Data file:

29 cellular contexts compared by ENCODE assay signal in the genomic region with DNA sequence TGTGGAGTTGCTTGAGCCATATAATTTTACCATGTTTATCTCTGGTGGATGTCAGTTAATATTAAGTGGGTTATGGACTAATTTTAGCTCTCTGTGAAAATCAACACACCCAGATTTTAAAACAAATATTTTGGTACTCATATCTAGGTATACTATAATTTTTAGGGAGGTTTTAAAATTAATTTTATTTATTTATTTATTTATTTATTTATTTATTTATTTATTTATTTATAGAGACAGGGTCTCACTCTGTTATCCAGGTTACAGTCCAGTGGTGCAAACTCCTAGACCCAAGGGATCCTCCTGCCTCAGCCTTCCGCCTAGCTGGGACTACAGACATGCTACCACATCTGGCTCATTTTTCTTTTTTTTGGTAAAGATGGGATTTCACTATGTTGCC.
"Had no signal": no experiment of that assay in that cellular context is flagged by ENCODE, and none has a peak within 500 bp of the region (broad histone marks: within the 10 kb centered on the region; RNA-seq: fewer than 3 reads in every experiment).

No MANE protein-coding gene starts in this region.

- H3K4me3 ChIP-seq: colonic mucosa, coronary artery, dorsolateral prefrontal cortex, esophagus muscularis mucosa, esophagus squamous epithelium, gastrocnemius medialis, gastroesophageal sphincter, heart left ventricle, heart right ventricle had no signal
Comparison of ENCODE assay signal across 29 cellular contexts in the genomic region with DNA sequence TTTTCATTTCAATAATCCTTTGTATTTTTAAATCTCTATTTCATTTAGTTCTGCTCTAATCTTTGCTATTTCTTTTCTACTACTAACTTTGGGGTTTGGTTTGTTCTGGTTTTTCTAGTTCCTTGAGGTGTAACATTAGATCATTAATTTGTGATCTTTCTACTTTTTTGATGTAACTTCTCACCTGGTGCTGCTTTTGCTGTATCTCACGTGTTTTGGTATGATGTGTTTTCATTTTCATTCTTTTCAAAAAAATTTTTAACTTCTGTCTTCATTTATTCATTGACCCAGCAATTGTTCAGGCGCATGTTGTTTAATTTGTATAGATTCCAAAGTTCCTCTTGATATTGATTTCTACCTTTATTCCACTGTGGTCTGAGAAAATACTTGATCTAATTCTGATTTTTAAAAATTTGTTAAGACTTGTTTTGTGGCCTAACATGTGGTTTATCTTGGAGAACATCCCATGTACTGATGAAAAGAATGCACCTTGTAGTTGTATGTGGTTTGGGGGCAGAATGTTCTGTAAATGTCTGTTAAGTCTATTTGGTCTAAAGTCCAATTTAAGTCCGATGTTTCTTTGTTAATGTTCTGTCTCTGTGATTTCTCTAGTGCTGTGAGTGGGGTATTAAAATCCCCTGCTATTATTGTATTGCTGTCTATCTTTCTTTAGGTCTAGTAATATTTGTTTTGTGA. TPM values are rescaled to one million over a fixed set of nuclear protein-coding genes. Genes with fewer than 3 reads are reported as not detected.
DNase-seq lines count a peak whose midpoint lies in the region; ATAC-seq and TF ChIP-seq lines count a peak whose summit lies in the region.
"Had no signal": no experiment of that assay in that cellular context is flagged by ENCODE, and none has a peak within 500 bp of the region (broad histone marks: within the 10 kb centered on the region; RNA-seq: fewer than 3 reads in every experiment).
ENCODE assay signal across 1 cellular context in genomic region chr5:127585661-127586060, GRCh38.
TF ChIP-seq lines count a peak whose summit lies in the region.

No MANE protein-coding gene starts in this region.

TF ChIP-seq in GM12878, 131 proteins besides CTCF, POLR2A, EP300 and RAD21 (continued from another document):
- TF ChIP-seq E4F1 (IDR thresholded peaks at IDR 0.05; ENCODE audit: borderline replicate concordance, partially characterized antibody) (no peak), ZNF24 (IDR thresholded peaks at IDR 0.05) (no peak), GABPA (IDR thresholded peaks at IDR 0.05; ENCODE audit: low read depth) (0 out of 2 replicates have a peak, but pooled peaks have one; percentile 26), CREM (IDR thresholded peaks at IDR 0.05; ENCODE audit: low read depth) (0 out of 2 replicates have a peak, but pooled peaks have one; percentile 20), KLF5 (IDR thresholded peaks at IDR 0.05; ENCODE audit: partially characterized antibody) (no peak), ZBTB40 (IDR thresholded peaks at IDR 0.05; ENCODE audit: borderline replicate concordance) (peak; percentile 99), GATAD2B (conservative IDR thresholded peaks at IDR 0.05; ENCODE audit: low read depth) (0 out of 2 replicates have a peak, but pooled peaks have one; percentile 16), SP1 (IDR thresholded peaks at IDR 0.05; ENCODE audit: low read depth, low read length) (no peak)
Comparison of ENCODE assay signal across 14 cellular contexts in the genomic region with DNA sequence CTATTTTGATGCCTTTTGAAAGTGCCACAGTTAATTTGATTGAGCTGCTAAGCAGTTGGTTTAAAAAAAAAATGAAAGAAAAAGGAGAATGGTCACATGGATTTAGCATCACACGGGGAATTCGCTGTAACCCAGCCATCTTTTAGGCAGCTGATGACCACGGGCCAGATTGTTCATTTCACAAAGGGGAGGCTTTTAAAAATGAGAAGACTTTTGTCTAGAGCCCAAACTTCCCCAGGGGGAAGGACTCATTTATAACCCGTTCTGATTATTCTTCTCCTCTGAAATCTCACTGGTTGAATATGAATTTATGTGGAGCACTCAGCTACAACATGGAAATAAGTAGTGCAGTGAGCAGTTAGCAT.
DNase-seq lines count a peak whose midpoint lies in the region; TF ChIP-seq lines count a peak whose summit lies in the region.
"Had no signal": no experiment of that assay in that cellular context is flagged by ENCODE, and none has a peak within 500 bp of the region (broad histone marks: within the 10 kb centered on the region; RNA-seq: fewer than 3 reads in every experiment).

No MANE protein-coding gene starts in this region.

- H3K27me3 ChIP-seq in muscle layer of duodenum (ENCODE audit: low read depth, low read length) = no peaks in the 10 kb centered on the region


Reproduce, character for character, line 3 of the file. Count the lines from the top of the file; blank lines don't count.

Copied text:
No MANE protein-coding gene starts in this region.